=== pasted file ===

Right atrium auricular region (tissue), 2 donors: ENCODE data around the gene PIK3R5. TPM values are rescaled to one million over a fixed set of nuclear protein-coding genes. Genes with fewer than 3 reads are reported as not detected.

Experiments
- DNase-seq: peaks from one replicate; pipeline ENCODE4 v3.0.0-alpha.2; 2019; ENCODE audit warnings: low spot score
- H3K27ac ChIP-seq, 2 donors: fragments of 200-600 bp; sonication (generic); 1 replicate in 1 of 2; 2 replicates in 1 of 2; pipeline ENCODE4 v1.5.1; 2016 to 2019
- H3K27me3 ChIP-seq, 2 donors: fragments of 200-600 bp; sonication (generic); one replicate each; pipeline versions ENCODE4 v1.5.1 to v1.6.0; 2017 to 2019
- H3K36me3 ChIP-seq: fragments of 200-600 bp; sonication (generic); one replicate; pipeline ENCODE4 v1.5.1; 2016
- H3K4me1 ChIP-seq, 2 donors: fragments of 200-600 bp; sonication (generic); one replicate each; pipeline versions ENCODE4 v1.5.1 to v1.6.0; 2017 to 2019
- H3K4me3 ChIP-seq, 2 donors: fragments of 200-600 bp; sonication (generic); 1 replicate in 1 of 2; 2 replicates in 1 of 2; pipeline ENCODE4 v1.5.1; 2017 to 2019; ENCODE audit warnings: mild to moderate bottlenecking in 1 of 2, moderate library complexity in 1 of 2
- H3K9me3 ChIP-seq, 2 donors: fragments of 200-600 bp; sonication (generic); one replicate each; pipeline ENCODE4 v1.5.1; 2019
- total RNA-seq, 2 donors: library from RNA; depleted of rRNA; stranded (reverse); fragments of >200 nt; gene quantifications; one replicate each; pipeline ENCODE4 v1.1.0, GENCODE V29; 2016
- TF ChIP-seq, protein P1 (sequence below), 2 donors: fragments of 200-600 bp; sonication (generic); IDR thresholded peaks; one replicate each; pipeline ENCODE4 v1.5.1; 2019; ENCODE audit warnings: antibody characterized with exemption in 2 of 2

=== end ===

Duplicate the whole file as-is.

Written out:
Right atrium auricular region (tissue), 2 donors: ENCODE data around the gene PIK3R5. TPM values are rescaled to one million over a fixed set of nuclear protein-coding genes. Genes with fewer than 3 reads are reported as not detected.

Experiments
- DNase-seq: peaks from one replicate; pipeline ENCODE4 v3.0.0-alpha.2; 2019; ENCODE audit warnings: low spot score
- H3K27ac ChIP-seq, 2 donors: fragments of 200-600 bp; sonication (generic); 1 replicate in 1 of 2; 2 replicates in 1 of 2; pipeline ENCODE4 v1.5.1; 2016 to 2019
- H3K27me3 ChIP-seq, 2 donors: fragments of 200-600 bp; sonication (generic); one replicate each; pipeline versions ENCODE4 v1.5.1 to v1.6.0; 2017 to 2019
- H3K36me3 ChIP-seq: fragments of 200-600 bp; sonication (generic); one replicate; pipeline ENCODE4 v1.5.1; 2016
- H3K4me1 ChIP-seq, 2 donors: fragments of 200-600 bp; sonication (generic); one replicate each; pipeline versions ENCODE4 v1.5.1 to v1.6.0; 2017 to 2019
- H3K4me3 ChIP-seq, 2 donors: fragments of 200-600 bp; sonication (generic); 1 replicate in 1 of 2; 2 replicates in 1 of 2; pipeline ENCODE4 v1.5.1; 2017 to 2019; ENCODE audit warnings: mild to moderate bottlenecking in 1 of 2, moderate library complexity in 1 of 2
- H3K9me3 ChIP-seq, 2 donors: fragments of 200-600 bp; sonication (generic); one replicate each; pipeline ENCODE4 v1.5.1; 2019
- total RNA-seq, 2 donors: library from RNA; depleted of rRNA; stranded (reverse); fragments of >200 nt; gene quantifications; one replicate each; pipeline ENCODE4 v1.1.0, GENCODE V29; 2016
- TF ChIP-seq, protein P1 (sequence below), 2 donors: fragments of 200-600 bp; sonication (generic); IDR thresholded peaks; one replicate each; pipeline ENCODE4 v1.5.1; 2019; ENCODE audit warnings: antibody characterized with exemption in 2 of 2